Rhinogobius houheensis, Wanghe & Hu & Chen & Luan, 2020

Wanghe, Kunyuan, Hu, Faxiang, Chen, Minhao & Luan, Xiaofeng, 2020, Rhinogobius houheensis, a new species of freshwater goby (Teleostei: Gobiidae) from the Houhe National Nature Reserve, Hubei province, China, Zootaxa 4820 (2), pp. 351-365 : 352-363

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Rhinogobius houheensis

sp. nov.

Rhinogobius houheensis sp. nov.

( Tables 1–2; Figs. 1–5 View FIGURE 1 View FIGURE 2 View FIGURE 3 View FIGURE 4 View FIGURE 5 )

Holotype. BFU 190710001, male, 66.6 mm standard length (SL) ( Fig. 1 View FIGURE 1 ); Baixi River , the upper reach of the Yuan River, Wufeng County, Hubei Province, China, 30°5'6"N 110°40'38"E; collected by Faxiang Hu; July 10, 2019. GoogleMaps

Paratypes. BFU 190710002-190710004, 3 females, 60.7–62.4 mm SL, locality same as holotype; July 10, 2019 GoogleMaps . BFU 170723001-170723002, 2 females, 61.3–67.9 mm SL; BFU 170723003-170723007, 5 males, 51.1–55.5 mm SL; locality same as holotype; July 23, 2017 GoogleMaps . BFU 170723008-170723014, 7 females, 46.2–66.6 mm SL; BFU 170723015, male, 54.2 mm SL; Specific location in 30°4'41"N 110°40'59"E; July 23, 2017. BFU 170725016170725021, 6 females, 51.7–62.4 mm SL; BFU 170725022-170725025, 4 males, 55.5–61.0 mm SL; Specific location in 30°4'4"N 110°41'4"E; July 25, 2017. HNU 170726026-170726027 View Materials , 2 females, 55.0– 61.2 mm SL; HNU 170726028-170726029 View Materials , 2 males, 54.0– 69.2 mm SL; Specific location in 30°5'32"N 110°40'15"E; July 26, 2017 GoogleMaps . NWIPB 180725030-180725032 , 3 females, 62.8–72.5 mm SL; NWIPB 180725033-180725036 , 4 males, 42.9–54.2 mm SL; Specific location in 30°5'5"N 110°40'47"E; July 25, 2018 GoogleMaps .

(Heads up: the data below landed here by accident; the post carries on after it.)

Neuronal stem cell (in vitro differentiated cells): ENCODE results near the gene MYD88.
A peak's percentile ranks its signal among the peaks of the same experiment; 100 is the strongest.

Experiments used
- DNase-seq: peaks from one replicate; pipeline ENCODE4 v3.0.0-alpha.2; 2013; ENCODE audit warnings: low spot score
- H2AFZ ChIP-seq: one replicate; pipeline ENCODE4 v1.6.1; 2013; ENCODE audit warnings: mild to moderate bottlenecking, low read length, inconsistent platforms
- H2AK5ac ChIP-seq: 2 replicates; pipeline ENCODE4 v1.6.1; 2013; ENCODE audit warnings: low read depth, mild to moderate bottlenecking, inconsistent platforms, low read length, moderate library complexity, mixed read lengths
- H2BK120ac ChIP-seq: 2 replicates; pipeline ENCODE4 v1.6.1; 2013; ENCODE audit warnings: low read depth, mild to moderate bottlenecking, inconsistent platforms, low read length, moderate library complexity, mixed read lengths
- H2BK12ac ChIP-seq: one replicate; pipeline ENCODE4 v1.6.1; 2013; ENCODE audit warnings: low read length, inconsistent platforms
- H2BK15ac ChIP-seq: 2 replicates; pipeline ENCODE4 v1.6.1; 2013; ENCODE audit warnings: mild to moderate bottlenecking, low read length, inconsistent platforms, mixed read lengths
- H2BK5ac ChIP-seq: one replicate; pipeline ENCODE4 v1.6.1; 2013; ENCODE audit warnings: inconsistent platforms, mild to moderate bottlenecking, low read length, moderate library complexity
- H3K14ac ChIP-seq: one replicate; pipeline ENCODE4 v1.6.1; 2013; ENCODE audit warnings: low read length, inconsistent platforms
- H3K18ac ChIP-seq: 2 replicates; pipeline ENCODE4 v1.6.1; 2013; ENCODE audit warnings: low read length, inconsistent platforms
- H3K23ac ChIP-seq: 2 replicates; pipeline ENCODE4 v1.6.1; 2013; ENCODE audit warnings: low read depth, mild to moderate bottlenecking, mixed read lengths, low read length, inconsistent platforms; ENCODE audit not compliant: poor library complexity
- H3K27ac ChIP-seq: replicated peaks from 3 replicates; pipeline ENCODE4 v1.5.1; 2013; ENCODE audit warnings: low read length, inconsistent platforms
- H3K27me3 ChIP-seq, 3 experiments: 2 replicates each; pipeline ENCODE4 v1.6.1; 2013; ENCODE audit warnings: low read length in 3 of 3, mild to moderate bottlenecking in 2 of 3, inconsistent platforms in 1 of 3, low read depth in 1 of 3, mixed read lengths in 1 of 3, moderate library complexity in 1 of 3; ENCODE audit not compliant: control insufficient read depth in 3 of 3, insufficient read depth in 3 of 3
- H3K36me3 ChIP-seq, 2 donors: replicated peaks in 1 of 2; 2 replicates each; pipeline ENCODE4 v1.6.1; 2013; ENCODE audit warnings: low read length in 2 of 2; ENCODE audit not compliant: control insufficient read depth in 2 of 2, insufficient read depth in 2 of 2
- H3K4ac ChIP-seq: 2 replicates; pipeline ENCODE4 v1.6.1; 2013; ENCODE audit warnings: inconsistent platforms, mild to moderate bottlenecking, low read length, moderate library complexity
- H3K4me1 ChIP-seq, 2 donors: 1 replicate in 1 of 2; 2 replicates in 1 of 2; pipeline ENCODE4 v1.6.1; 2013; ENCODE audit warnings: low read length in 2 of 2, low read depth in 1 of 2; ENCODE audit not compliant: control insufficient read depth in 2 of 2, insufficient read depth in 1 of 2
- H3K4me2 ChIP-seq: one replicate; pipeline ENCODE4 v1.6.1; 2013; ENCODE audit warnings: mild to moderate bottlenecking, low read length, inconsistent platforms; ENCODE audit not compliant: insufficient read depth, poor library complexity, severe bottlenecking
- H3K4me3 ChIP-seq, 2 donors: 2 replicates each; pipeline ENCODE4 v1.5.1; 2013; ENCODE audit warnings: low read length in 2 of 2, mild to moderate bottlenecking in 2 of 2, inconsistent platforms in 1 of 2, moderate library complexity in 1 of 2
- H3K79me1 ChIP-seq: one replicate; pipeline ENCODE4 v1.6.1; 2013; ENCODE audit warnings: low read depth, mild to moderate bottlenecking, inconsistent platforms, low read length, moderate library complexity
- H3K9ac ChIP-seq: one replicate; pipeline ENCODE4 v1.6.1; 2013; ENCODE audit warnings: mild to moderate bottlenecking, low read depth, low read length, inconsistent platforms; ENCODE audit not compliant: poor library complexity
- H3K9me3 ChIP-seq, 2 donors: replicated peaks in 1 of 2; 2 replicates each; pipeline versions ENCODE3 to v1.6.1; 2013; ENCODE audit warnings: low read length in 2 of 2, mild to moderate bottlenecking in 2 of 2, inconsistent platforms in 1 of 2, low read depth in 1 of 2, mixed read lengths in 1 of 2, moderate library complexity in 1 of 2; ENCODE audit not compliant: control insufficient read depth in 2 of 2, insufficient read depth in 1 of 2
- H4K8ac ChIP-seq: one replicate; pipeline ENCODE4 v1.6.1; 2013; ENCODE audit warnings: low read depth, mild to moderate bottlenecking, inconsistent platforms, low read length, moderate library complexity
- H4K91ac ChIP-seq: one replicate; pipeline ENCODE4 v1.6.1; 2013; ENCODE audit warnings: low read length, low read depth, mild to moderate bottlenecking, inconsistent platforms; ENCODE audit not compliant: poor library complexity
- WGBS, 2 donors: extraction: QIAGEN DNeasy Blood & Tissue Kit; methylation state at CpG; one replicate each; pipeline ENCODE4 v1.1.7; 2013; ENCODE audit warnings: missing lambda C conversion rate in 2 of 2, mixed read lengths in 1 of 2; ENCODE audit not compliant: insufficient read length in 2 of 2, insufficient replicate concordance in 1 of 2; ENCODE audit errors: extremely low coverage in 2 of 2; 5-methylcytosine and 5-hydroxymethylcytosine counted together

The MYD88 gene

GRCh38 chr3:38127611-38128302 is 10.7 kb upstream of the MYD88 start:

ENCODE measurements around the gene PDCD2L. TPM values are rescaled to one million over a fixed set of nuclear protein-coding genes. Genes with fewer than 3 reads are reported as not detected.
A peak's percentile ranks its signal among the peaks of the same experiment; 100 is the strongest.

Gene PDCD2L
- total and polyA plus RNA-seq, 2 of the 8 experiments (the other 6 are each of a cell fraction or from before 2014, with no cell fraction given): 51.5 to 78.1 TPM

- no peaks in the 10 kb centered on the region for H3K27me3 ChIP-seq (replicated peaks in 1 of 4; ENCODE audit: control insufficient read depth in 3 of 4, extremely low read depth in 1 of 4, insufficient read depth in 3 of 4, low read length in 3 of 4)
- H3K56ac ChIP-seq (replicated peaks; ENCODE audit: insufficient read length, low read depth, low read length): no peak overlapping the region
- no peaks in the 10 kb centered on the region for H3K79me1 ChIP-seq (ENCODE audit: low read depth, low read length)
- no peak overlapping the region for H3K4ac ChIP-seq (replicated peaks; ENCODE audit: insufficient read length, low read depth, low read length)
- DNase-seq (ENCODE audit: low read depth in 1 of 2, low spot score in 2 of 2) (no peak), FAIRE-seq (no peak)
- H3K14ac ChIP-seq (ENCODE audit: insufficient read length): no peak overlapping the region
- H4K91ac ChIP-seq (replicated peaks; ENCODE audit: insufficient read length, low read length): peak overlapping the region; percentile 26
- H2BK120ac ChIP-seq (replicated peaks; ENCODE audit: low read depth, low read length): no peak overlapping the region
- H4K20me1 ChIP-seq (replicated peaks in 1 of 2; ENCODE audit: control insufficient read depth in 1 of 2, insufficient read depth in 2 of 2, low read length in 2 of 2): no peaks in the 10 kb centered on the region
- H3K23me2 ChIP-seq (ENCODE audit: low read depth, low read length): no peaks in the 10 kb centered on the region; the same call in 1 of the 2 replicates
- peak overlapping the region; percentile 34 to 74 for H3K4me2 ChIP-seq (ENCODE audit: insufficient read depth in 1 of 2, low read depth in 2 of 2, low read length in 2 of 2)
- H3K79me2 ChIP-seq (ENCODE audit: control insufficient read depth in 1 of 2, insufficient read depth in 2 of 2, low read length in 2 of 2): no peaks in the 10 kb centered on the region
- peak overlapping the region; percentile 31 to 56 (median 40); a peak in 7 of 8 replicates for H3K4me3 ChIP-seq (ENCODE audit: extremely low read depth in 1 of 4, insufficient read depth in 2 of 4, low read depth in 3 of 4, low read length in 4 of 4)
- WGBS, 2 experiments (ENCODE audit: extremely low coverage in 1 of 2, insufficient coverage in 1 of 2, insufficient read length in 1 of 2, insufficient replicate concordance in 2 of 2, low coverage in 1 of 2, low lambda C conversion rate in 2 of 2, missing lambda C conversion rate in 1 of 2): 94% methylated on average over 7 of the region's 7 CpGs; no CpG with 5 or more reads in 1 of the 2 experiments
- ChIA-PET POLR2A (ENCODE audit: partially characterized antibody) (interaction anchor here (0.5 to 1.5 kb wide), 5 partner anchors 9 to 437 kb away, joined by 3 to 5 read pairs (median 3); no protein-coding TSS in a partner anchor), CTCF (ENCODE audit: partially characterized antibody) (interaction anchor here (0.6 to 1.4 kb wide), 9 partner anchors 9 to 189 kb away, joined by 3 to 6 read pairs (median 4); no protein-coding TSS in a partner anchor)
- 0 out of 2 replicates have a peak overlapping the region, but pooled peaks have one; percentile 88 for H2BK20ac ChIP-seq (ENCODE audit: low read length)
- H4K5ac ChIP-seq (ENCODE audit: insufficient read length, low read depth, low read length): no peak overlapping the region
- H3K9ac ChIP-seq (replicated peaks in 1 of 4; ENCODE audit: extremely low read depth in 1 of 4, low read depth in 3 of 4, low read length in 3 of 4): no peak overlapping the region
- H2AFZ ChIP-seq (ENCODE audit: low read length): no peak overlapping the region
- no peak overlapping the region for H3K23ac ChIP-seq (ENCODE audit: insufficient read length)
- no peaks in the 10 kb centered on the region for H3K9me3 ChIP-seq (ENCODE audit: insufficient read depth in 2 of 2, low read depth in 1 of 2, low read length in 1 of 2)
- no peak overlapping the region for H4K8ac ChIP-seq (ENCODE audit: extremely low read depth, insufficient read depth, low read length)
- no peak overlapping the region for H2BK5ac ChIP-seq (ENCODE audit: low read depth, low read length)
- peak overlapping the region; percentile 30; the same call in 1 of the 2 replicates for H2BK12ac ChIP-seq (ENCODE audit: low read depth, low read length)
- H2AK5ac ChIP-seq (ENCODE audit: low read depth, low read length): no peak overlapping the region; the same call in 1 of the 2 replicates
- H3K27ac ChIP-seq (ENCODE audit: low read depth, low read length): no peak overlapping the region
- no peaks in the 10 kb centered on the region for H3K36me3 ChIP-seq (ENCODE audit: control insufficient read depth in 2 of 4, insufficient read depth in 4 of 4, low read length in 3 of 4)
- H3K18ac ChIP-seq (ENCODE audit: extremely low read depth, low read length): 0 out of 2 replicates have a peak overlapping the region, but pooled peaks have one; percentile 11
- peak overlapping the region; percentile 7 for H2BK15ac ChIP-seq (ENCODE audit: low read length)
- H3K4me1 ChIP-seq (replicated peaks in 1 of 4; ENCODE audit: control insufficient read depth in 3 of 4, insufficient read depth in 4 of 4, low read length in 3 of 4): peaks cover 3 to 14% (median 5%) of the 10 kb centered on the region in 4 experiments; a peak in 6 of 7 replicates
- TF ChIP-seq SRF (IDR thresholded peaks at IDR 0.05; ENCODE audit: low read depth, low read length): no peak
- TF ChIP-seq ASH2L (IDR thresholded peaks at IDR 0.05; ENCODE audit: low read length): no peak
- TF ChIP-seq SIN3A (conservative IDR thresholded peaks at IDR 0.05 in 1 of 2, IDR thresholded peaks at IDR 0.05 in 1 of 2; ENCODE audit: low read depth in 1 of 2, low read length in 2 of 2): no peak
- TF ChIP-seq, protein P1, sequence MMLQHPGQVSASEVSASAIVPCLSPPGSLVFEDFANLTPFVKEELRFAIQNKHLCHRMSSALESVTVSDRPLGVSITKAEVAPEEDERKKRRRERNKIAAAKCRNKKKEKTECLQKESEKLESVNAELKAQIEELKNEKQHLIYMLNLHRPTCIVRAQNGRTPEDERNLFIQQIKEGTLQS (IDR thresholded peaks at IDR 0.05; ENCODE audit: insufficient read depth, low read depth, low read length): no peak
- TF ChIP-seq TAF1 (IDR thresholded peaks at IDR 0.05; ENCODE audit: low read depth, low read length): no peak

Diagnosis. R. houheensis can be distinguished from all its congeners by a combination of the following features: predorsal scale series 0 ( Fig. 2 View FIGURE 2 ); vertebrae counts 12+18=30 ( Fig. 3 View FIGURE 3 ); first dorsal fin rays VI, second dorsal fin rays I/9-I/10 ( Fig. 3 View FIGURE 3 and Table 1); pectoral-fin rays 16–17 ( Table 1). While alive ( Fig. 4 View FIGURE 4 ), the first dorsal fin consists of dark brown spinous rays and transparent fin membrane, the fin membrane with two navy blue stripes and a black spot between the first to the third spinous rays. The pectoral fin was grayish, its basal portion was light-brown.